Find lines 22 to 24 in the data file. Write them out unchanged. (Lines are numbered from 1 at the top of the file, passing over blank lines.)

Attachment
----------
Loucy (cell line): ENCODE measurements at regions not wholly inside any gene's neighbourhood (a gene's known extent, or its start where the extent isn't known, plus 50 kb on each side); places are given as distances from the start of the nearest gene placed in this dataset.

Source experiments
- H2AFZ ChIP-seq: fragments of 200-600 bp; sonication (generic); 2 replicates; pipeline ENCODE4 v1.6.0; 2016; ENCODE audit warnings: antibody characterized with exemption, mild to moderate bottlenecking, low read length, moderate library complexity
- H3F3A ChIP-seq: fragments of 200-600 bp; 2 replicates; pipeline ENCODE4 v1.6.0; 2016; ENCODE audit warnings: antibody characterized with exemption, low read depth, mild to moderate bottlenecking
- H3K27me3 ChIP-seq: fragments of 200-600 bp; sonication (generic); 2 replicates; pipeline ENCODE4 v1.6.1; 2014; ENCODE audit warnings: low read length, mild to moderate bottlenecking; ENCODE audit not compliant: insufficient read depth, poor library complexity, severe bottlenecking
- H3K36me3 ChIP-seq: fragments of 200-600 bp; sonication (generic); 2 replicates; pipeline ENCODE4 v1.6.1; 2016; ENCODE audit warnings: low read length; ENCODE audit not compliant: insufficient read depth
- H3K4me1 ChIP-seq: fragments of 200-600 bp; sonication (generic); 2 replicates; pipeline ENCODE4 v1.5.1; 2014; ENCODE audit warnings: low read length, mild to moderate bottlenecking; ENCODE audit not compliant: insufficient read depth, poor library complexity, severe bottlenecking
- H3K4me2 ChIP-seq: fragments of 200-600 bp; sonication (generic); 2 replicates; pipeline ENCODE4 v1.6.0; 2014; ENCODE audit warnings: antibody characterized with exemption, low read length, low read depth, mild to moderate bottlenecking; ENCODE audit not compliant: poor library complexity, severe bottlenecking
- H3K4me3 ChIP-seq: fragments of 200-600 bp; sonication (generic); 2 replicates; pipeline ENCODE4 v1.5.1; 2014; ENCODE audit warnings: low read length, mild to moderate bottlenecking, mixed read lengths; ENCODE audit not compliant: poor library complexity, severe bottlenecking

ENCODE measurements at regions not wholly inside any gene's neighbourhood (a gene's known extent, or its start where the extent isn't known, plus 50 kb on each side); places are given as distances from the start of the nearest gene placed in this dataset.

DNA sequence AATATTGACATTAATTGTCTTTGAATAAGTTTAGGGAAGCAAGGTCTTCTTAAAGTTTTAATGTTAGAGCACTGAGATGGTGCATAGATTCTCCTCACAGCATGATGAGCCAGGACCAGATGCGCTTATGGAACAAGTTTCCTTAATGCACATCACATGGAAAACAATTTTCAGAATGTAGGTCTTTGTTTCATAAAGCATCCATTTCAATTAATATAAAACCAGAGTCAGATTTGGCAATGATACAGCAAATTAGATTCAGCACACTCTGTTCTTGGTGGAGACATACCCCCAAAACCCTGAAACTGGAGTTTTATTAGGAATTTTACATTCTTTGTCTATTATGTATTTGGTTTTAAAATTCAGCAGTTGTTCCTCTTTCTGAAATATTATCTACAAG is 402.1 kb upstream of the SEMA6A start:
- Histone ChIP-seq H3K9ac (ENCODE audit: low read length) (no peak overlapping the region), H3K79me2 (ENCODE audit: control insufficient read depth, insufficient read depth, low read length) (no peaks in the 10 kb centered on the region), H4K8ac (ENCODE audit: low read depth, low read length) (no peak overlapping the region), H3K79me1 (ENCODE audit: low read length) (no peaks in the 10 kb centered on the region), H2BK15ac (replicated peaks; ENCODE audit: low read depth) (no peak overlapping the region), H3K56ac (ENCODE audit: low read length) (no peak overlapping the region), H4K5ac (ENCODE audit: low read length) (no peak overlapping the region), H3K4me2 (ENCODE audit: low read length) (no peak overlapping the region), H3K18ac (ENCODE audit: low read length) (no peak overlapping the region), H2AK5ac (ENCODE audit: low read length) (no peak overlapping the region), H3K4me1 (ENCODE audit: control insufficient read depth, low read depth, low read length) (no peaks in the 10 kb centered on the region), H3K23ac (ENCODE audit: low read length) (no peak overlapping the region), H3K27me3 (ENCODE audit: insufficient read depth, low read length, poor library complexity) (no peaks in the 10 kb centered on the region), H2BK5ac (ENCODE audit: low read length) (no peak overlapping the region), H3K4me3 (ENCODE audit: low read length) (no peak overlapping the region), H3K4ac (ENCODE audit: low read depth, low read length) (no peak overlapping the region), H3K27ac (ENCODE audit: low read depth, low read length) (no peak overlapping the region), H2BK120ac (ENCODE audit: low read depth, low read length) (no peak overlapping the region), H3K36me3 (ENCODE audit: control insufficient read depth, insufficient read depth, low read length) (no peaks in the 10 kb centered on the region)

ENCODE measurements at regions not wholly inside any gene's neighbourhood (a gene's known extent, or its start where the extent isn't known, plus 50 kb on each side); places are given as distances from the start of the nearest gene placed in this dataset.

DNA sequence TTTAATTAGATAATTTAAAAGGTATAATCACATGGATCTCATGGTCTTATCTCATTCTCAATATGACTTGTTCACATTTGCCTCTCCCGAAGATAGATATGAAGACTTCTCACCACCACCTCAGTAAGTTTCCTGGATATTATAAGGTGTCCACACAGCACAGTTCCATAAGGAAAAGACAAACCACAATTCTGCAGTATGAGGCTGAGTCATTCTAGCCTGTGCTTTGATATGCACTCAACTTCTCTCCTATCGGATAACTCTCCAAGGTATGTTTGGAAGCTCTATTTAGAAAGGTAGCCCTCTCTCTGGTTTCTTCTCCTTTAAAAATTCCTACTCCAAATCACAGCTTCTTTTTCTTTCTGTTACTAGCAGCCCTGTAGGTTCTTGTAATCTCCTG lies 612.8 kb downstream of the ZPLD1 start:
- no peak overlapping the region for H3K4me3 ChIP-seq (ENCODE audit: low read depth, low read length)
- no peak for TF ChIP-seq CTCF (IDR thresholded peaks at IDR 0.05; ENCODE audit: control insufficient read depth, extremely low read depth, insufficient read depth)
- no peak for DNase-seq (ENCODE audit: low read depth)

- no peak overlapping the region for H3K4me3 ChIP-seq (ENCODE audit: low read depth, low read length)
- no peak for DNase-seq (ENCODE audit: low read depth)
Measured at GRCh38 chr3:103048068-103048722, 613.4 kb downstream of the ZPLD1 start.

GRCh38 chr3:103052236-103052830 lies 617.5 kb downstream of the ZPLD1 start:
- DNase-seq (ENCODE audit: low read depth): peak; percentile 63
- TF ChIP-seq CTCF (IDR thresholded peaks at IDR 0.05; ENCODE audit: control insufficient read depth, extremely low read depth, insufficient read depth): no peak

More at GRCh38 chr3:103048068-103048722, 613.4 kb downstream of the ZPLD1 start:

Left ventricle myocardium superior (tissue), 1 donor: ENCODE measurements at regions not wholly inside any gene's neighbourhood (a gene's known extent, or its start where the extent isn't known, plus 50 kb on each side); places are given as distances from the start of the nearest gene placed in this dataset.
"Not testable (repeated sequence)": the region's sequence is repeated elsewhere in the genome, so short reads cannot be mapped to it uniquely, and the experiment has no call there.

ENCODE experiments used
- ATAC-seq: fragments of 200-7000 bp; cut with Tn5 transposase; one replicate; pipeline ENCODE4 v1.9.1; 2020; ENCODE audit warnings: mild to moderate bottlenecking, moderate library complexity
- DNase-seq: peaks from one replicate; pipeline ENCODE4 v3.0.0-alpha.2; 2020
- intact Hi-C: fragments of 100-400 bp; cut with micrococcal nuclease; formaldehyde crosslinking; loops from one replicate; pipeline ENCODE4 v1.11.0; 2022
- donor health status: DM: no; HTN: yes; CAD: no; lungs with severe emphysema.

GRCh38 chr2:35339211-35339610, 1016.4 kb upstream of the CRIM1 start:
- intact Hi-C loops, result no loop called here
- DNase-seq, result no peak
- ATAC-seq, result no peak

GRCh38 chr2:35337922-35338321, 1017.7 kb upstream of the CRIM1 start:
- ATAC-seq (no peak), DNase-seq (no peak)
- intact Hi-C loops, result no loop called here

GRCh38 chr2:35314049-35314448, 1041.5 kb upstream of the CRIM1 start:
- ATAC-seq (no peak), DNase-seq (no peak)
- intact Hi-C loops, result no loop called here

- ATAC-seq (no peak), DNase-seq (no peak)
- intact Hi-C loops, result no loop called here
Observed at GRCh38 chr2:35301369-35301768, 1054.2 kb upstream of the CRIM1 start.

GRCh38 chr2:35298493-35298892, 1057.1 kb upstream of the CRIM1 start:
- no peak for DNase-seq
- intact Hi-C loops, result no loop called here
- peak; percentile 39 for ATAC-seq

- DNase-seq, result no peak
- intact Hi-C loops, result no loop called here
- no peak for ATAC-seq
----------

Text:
- DNase-seq (ENCODE audit: low read depth): peak; percentile 63
- TF ChIP-seq CTCF (IDR thresholded peaks at IDR 0.05; ENCODE audit: control insufficient read depth, extremely low read depth, insufficient read depth): no peak

More at GRCh38 chr3:103048068-103048722, 613.4 kb downstream of the ZPLD1 start: